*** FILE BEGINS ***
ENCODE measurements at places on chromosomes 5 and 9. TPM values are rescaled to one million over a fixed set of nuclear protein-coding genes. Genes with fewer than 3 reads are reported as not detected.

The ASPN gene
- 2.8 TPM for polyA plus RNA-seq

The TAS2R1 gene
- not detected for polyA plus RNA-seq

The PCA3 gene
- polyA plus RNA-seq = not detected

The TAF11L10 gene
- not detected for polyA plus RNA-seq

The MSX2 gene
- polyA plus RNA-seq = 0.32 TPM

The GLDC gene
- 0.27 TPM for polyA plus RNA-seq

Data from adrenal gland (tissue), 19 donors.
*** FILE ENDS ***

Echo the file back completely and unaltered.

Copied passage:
ENCODE measurements at places on chromosomes 5 and 9. TPM values are rescaled to one million over a fixed set of nuclear protein-coding genes. Genes with fewer than 3 reads are reported as not detected.

The ASPN gene
- 2.8 TPM for polyA plus RNA-seq

The TAS2R1 gene
- not detected for polyA plus RNA-seq

The PCA3 gene
- polyA plus RNA-seq = not detected

The TAF11L10 gene
- not detected for polyA plus RNA-seq

The MSX2 gene
- polyA plus RNA-seq = 0.32 TPM

The GLDC gene
- 0.27 TPM for polyA plus RNA-seq

Data from adrenal gland (tissue), 19 donors.